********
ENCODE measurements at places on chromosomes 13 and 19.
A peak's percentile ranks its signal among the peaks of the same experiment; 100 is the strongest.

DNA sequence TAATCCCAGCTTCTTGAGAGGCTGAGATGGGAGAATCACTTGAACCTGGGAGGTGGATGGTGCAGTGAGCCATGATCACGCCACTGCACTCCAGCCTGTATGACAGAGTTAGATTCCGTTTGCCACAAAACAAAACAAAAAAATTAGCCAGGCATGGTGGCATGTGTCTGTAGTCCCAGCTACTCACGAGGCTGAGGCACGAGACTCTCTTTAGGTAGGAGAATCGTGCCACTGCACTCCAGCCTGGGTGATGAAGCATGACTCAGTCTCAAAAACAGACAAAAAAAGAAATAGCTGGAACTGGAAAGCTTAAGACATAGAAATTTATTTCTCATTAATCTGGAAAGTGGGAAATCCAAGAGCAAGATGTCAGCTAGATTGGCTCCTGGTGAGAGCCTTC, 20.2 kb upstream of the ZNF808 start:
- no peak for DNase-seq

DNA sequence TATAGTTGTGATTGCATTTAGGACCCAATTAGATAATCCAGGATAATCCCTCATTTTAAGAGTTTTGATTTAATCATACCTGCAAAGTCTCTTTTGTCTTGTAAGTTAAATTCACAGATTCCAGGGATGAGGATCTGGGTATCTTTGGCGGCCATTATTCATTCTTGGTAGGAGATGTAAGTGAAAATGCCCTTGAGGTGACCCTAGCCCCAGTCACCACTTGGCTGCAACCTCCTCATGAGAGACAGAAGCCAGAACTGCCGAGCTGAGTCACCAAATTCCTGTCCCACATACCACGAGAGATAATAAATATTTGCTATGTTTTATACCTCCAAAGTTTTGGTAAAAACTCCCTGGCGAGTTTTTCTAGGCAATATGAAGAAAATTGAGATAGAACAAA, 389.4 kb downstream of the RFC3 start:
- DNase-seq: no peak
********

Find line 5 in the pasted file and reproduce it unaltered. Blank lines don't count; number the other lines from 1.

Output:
DNA sequence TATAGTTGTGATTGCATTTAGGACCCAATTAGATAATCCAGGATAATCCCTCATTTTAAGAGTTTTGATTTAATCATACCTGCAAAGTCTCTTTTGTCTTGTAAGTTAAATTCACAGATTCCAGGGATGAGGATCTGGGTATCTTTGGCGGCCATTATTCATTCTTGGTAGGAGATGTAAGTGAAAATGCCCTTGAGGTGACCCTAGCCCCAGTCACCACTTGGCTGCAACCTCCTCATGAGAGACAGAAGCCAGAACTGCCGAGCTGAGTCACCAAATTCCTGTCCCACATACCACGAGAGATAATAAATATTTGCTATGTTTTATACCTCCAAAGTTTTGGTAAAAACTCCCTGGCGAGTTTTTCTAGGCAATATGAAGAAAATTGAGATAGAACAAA, 389.4 kb downstream of the RFC3 start: